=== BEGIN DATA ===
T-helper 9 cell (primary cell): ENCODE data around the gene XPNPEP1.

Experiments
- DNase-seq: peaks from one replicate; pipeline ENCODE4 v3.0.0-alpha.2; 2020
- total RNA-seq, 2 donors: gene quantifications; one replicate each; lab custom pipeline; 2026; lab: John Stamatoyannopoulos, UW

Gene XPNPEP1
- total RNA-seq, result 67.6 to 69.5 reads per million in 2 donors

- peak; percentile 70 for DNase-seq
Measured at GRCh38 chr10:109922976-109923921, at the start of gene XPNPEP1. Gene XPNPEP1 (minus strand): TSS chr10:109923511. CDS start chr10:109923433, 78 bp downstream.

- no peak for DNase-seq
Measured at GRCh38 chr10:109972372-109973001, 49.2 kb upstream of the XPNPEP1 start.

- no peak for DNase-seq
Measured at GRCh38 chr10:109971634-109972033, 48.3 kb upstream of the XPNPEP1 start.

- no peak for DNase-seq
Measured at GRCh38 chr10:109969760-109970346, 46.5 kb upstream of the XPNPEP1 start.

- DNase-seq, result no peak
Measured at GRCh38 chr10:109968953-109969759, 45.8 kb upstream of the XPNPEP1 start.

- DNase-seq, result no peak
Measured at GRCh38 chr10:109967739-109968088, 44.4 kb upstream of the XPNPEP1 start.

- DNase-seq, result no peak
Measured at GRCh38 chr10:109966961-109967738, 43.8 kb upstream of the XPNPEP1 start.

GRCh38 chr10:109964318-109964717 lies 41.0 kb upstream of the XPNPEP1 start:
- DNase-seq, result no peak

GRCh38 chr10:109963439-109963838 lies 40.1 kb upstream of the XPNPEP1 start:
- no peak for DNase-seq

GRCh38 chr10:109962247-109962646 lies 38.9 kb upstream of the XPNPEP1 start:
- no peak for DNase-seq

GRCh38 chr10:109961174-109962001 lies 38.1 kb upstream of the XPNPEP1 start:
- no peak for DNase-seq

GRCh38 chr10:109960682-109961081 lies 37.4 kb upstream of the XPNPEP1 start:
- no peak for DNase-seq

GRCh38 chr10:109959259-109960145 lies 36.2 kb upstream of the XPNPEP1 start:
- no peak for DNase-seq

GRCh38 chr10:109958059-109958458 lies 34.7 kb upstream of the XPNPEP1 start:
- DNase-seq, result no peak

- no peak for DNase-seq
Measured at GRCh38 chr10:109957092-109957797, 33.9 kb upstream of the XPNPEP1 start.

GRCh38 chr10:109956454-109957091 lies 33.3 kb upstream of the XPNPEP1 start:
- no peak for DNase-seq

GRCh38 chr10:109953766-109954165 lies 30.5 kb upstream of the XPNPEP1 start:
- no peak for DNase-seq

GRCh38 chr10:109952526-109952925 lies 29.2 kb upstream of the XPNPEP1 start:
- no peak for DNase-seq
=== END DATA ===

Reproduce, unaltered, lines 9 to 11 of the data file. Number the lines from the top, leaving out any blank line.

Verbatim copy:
- no peak for DNase-seq
Measured at GRCh38 chr10:109972372-109973001, 49.2 kb upstream of the XPNPEP1 start.

- no peak for DNase-seq